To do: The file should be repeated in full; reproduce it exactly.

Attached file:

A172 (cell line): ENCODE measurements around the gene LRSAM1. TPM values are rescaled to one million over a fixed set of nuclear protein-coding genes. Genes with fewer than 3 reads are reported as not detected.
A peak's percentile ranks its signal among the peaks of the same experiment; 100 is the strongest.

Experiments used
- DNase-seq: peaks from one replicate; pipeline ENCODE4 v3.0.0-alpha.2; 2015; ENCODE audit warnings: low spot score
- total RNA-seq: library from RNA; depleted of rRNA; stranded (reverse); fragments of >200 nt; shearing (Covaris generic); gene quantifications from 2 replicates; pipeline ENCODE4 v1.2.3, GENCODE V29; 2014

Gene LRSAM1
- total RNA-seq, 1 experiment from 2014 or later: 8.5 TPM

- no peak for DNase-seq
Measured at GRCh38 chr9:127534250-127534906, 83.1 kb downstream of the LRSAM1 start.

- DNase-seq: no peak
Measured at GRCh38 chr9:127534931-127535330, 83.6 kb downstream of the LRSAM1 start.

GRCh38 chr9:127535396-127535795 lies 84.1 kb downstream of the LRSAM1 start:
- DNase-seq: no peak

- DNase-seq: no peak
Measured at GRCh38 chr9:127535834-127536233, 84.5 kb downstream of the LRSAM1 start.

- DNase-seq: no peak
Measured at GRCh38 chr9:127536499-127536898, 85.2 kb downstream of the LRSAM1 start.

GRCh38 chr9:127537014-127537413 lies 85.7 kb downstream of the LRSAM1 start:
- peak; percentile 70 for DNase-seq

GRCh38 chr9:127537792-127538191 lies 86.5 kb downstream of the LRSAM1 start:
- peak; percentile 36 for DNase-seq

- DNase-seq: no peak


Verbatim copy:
A172 (cell line): ENCODE measurements around the gene LRSAM1. TPM values are rescaled to one million over a fixed set of nuclear protein-coding genes. Genes with fewer than 3 reads are reported as not detected.
A peak's percentile ranks its signal among the peaks of the same experiment; 100 is the strongest.

Experiments used
- DNase-seq: peaks from one replicate; pipeline ENCODE4 v3.0.0-alpha.2; 2015; ENCODE audit warnings: low spot score
- total RNA-seq: library from RNA; depleted of rRNA; stranded (reverse); fragments of >200 nt; shearing (Covaris generic); gene quantifications from 2 replicates; pipeline ENCODE4 v1.2.3, GENCODE V29; 2014

Gene LRSAM1
- total RNA-seq, 1 experiment from 2014 or later: 8.5 TPM

- no peak for DNase-seq
Measured at GRCh38 chr9:127534250-127534906, 83.1 kb downstream of the LRSAM1 start.

- DNase-seq: no peak
Measured at GRCh38 chr9:127534931-127535330, 83.6 kb downstream of the LRSAM1 start.

GRCh38 chr9:127535396-127535795 lies 84.1 kb downstream of the LRSAM1 start:
- DNase-seq: no peak

- DNase-seq: no peak
Measured at GRCh38 chr9:127535834-127536233, 84.5 kb downstream of the LRSAM1 start.

- DNase-seq: no peak
Measured at GRCh38 chr9:127536499-127536898, 85.2 kb downstream of the LRSAM1 start.

GRCh38 chr9:127537014-127537413 lies 85.7 kb downstream of the LRSAM1 start:
- peak; percentile 70 for DNase-seq

GRCh38 chr9:127537792-127538191 lies 86.5 kb downstream of the LRSAM1 start:
- peak; percentile 36 for DNase-seq

- DNase-seq: no peak